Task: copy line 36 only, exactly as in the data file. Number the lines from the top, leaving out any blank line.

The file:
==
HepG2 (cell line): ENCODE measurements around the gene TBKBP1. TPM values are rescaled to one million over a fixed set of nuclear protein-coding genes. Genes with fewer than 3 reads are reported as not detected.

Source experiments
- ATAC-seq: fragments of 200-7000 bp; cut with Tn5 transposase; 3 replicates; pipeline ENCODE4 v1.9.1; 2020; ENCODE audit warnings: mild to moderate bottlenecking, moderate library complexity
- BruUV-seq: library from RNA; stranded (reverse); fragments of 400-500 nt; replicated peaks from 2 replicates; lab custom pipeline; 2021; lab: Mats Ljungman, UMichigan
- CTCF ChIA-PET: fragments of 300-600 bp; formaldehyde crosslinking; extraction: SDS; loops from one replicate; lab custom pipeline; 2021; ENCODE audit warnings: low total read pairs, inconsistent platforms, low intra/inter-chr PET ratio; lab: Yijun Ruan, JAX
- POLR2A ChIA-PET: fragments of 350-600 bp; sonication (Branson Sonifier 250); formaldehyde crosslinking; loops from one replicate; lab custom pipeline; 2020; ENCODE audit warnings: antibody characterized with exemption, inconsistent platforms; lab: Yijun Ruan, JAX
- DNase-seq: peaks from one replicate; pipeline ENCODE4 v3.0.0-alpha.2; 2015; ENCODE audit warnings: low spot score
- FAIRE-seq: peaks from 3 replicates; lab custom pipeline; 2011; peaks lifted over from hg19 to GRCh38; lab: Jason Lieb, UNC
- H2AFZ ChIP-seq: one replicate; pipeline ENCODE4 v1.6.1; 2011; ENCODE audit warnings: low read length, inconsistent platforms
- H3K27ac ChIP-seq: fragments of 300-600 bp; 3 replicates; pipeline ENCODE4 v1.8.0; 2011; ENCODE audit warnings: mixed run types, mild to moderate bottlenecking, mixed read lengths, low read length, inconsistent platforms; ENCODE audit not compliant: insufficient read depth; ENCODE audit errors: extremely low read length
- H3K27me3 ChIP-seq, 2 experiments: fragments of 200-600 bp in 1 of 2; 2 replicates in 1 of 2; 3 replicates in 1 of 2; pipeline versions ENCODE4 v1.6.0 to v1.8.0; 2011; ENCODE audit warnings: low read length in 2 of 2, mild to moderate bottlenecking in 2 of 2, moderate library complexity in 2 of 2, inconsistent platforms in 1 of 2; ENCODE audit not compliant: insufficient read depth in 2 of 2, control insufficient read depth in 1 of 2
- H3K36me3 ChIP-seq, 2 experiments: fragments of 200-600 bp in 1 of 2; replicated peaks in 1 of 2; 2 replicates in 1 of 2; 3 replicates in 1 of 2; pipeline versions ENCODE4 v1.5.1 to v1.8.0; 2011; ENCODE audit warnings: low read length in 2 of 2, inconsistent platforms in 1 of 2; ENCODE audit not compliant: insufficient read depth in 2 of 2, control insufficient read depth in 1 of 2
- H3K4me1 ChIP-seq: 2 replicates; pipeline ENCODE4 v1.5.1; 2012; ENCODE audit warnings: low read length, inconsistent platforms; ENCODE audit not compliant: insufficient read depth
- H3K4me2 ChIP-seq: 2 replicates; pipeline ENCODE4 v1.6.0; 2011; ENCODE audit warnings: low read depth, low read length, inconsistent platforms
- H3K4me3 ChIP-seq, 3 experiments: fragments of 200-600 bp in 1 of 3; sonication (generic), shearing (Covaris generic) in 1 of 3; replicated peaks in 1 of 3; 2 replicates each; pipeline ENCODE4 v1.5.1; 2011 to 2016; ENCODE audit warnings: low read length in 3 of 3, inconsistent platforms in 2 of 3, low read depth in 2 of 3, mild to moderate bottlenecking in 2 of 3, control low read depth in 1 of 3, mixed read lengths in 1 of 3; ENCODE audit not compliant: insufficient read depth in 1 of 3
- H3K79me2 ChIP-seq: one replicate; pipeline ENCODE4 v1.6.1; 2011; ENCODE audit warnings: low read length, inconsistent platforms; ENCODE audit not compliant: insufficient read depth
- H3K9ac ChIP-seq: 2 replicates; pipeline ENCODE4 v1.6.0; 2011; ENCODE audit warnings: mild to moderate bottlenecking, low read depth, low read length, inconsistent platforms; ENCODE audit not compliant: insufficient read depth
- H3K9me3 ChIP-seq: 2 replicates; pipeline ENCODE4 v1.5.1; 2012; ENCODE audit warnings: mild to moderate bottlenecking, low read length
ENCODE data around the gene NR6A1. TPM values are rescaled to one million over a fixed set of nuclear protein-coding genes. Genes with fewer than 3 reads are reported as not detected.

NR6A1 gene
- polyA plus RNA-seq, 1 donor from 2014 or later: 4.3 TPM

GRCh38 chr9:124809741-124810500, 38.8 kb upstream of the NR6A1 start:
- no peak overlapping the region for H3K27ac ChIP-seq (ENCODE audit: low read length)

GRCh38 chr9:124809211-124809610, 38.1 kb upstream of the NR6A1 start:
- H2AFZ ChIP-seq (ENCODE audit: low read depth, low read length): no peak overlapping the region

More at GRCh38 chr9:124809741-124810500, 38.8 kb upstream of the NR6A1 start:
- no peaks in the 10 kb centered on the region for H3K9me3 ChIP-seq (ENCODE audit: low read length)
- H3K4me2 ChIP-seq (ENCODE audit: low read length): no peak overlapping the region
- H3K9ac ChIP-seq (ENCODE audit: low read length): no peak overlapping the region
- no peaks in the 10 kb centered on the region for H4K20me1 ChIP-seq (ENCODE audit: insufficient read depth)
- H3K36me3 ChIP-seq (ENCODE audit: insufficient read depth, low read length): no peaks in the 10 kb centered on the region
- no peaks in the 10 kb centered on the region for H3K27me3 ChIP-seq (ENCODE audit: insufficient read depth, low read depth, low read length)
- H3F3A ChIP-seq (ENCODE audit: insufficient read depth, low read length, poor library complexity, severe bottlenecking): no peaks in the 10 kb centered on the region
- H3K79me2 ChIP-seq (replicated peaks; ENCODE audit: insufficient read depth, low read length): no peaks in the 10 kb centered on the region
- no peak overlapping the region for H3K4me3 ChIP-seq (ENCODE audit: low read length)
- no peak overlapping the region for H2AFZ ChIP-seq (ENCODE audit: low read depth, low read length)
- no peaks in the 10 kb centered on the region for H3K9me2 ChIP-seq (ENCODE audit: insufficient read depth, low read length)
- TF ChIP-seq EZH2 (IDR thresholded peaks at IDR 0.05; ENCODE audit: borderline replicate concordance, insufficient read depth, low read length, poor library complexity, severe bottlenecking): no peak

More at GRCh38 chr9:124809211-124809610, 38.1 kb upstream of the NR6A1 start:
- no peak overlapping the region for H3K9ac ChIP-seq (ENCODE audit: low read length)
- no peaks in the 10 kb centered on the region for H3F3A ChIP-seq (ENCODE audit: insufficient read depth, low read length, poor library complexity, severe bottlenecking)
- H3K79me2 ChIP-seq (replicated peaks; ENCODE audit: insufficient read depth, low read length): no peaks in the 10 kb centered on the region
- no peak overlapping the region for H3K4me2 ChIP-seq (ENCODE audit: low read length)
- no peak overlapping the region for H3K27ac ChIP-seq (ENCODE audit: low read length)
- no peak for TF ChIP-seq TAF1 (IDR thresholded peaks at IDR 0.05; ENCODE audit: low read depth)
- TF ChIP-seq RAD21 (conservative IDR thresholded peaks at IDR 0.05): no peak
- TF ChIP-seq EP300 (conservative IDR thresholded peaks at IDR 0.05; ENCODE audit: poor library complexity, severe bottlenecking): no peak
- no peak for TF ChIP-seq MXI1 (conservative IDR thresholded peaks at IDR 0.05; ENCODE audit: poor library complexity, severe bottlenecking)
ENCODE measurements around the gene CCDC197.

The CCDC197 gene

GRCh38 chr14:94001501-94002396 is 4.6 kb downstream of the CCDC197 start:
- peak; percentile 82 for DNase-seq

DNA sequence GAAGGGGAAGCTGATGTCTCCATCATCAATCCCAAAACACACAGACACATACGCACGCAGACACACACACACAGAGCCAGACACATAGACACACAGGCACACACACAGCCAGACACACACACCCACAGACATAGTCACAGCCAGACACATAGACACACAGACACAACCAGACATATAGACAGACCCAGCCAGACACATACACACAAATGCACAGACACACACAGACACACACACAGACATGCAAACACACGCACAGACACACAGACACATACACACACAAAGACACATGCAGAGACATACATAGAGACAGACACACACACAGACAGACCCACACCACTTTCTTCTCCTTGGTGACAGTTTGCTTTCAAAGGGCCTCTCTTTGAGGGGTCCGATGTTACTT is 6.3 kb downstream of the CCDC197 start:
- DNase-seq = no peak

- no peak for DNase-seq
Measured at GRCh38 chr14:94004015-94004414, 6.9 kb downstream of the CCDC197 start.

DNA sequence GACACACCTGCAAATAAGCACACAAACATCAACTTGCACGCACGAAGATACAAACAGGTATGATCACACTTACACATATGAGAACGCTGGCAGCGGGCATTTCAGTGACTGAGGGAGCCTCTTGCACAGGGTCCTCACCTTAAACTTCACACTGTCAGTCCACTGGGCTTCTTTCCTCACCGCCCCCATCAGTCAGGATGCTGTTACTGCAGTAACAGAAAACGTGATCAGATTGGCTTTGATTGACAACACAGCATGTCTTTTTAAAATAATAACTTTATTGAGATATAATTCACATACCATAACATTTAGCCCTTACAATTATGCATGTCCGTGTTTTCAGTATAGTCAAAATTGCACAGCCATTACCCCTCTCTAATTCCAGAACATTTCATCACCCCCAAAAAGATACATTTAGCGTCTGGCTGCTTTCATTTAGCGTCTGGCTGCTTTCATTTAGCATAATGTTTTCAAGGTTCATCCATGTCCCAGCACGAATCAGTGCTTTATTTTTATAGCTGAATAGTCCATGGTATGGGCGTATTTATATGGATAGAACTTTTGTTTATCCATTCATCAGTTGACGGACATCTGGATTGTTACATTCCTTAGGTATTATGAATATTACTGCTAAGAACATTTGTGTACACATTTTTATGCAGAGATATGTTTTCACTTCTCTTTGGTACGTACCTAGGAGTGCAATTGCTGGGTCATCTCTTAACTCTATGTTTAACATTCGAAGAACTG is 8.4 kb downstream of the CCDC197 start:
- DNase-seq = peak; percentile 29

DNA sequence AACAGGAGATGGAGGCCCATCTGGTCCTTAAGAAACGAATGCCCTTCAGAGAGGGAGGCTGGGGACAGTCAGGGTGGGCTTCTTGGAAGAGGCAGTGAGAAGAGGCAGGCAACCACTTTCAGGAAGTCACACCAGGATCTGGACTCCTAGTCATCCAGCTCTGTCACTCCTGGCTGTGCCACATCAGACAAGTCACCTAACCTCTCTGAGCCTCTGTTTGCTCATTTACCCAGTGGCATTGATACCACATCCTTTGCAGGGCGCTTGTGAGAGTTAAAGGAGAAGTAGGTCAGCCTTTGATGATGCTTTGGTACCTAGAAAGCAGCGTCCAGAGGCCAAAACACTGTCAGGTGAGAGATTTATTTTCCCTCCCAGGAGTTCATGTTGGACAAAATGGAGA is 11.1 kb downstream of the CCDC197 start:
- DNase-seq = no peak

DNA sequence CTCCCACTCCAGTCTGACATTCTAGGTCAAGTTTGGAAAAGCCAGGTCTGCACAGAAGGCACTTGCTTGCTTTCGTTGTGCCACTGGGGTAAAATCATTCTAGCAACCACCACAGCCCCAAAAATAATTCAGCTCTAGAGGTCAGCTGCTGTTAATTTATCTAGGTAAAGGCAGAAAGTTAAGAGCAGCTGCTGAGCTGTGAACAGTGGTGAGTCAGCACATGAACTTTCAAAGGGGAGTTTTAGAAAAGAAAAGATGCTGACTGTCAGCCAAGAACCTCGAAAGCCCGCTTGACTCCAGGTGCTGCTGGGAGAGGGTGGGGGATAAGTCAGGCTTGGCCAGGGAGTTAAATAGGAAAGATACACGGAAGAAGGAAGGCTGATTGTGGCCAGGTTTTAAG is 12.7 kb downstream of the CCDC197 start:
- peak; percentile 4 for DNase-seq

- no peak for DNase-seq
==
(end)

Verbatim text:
- no peak overlapping the region for H2AFZ ChIP-seq (ENCODE audit: low read depth, low read length)